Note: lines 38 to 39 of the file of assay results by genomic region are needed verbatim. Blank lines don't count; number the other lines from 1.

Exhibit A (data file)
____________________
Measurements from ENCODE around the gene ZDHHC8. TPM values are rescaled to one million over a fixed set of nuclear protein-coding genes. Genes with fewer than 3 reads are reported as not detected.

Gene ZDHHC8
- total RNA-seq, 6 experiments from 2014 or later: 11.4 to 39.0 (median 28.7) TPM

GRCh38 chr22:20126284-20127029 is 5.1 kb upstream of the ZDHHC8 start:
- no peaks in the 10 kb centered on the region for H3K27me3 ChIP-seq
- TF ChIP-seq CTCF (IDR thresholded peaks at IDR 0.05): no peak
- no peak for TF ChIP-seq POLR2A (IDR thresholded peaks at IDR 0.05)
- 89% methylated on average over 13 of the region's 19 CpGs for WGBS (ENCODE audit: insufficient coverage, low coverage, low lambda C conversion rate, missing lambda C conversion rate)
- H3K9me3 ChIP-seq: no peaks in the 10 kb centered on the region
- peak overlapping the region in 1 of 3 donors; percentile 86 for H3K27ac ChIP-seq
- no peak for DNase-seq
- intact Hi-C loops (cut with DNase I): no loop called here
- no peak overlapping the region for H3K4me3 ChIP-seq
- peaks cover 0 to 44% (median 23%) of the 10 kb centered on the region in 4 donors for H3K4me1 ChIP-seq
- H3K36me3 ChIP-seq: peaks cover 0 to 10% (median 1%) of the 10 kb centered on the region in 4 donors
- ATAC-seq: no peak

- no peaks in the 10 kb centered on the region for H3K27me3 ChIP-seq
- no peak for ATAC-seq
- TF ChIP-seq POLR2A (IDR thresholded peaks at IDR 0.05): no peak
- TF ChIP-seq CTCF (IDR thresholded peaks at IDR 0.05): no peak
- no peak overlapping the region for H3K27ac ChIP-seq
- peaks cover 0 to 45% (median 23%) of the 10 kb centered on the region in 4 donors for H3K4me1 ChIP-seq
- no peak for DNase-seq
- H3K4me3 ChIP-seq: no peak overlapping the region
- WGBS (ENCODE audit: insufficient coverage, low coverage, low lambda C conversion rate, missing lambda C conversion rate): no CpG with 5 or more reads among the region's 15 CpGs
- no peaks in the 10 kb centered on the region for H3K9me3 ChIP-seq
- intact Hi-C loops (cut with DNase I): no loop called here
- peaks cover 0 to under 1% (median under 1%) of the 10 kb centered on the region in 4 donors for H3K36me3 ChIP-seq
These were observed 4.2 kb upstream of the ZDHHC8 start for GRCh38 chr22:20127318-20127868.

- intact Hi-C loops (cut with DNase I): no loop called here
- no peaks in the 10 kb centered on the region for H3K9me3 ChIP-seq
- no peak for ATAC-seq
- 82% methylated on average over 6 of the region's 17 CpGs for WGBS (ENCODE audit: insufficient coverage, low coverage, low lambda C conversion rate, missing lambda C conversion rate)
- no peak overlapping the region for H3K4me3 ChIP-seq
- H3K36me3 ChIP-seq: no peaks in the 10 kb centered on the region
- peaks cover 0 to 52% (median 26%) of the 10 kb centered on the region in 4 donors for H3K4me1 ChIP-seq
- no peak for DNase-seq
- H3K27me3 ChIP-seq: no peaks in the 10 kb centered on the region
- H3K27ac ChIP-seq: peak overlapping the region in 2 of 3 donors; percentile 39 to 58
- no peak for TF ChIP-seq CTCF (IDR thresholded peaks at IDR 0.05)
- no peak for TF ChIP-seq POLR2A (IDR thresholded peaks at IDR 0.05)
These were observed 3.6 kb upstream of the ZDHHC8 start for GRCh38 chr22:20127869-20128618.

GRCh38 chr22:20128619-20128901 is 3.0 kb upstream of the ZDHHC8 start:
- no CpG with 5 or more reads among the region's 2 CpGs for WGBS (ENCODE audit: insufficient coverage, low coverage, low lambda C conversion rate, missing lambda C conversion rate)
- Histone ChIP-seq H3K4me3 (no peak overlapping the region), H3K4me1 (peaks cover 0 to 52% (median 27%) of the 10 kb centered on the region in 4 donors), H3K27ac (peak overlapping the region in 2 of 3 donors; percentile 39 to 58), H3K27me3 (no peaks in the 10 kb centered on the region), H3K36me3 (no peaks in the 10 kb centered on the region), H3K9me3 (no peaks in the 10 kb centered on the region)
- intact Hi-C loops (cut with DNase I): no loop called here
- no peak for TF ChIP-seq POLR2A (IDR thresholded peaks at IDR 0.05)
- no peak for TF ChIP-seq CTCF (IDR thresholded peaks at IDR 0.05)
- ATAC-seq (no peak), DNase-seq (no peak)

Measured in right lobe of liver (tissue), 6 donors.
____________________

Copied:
- H3K27me3 ChIP-seq: no peaks in the 10 kb centered on the region
- H3K27ac ChIP-seq: peak overlapping the region in 2 of 3 donors; percentile 39 to 58